Tuesday, September 13, 2011

Death Penalty - Supreme Court

New Delhi: The Supreme Court on Tuesday ruled that that the presence of death penalty in the statute book means that it can be imposed in heinous and gruesome murder cases, such as those relating to honour killing, dowry death, fake encounters and hired killings.
This ruling was handed down by abench of Justices Markandey Katju and C K Prasad while upholding death penalty to one Ajitsingh Harnamsingh Gujral who killed his wife and three grown-up children in Mumbai in April 2003.
The death sentence coincides with a renewed debate on death penalty in the wake of efforts to whip up resistance to the impending hanging of death row convicts: from those held guilty of assassinating former PM Rajiv Gandhi to Khalistani terrorist Devendra Pal Singh Bhullar to Parliament attack plotter Afzal Guru. The court noted that globally the movement was away from death penalty, but said that the judiciary cannot stop using the capital punishment for “rarest of rare” cases so long as it was provided for under the law. The bench held that the court’s failure to impose capital punishment for heinous crimes falling in the rarest of rare category would amount to “repeal of death penalty by the judiciary”.
Gujral had a fight with his wife, as
they routinely did every day, in the dead of the night at his Sher-e-Punjab colony in Andheri on April 9-10, 2003. Enraged, he poured gallons of petrol on all four and set them on fire before fleeing. He was caught in Madanganj in Ajmer district, Rajasthan, four days later.
Discussing a whole gamut of Supreme Court judgments dealing with death penalty and laying down the rarest of rare category guidelines, Justice Katju said: “In our opinion this is one of such cases. Burning living persons to death is a horrible act which causes excruciating pain to the victim, and this could not have been unknown to Gujral.”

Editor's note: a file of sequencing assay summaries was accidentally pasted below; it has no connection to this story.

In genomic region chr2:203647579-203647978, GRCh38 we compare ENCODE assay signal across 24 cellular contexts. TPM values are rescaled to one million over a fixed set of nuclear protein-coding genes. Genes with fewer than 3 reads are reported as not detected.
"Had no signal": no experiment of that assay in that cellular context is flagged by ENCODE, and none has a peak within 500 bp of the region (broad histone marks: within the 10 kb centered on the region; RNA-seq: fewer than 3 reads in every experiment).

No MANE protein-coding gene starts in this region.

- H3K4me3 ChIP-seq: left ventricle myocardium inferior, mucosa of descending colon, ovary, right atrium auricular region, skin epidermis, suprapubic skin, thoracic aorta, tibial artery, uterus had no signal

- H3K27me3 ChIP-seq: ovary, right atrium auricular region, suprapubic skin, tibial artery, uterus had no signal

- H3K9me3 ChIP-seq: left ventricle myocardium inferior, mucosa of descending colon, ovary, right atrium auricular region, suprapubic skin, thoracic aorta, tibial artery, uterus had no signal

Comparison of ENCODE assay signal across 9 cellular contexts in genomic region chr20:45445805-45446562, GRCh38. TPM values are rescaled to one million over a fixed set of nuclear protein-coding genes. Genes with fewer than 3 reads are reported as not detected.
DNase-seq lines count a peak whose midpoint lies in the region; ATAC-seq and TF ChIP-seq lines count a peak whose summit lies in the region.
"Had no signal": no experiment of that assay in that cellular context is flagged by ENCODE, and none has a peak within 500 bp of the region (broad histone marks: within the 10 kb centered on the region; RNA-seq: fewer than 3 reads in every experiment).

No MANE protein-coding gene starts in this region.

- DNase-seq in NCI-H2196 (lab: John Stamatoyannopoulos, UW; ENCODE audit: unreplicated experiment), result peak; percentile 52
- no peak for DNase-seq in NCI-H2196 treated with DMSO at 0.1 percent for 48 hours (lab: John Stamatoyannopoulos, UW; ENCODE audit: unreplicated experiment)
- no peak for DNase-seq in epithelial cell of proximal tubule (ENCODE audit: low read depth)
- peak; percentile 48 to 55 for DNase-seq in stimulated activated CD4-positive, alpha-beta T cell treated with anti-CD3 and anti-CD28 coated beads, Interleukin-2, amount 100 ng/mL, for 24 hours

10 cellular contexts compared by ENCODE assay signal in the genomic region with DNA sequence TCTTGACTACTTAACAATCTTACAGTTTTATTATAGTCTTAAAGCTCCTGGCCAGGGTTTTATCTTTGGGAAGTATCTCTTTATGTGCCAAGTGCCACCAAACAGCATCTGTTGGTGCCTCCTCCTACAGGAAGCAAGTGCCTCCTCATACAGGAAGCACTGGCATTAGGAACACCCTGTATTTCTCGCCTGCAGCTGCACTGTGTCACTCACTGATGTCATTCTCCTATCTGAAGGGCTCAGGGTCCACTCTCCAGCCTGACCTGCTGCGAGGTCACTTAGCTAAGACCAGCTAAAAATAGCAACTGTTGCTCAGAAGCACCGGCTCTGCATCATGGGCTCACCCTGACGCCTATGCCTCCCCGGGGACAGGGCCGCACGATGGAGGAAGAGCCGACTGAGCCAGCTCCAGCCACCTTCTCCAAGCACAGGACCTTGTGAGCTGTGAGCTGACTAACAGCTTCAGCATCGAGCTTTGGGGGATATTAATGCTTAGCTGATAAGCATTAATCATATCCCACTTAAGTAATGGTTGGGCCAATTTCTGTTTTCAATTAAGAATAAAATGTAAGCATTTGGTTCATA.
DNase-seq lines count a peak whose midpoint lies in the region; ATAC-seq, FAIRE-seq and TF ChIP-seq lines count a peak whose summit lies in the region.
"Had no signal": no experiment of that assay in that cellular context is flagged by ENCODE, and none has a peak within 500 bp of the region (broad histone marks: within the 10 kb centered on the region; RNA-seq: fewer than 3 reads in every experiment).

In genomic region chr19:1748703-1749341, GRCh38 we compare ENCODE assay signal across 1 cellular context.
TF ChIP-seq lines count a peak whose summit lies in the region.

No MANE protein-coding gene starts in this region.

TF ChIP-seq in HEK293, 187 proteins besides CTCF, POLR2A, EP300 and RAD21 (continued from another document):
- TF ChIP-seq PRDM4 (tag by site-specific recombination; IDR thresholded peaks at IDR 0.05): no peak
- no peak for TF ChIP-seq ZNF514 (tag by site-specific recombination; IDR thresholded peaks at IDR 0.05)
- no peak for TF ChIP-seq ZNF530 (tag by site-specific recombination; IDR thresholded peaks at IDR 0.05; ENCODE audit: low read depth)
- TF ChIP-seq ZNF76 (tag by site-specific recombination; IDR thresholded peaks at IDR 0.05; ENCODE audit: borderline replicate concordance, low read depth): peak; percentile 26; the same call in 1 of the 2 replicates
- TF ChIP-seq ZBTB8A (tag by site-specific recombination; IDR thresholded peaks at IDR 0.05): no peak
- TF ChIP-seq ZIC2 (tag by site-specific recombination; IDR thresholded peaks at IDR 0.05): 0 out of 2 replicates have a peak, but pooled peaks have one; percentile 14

“A person like Gujral who instead of doing his duty of protecting his family kills them in such a cruel and barbaric manner cannot be reformed or rehabilitated. The balance sheet is heavily against him and accordingly we uphold the death sentence awarded to him,” the bench said.
The apex court also examined the trend of death penalty worldwide and noted the divergence — 96 countries have abolished it, 34 have not used it for a considerable period of time while 58 countries still retain it.
Among the European countries, Italy abolished death penalty in 1947, followed by Germany (1949), UK (1973) and France (1981). Canada did it in 1976 and Russia has not imposed death penalty on anyone since 1996. Australia last did in 1967 before formally abolishing it in 2010.
Quoting Amnesty International data, Justice Katju said: “China executes more people than all the rest of the world put together. It has death penalty for a variety of crimes — aggravated murder, drug trafficking, large scale corruption etc.”
He said the UN General Assembly in 2007-08 passed a non-binding resolution for global moratorium of execution with a view to eventually abolishing it. “However, 65% of the world population lives in countries like China, India, Indonesia and the US which continue to apply death penalty, although both India and Indonesia use it rarely,” the bench said.

‘Death penalty warrants imposition in some cases’

Death penalty can be imposed in gruesome murder cases, such as:

Honour killing
Dowry death
Fake encounters
Hired killings

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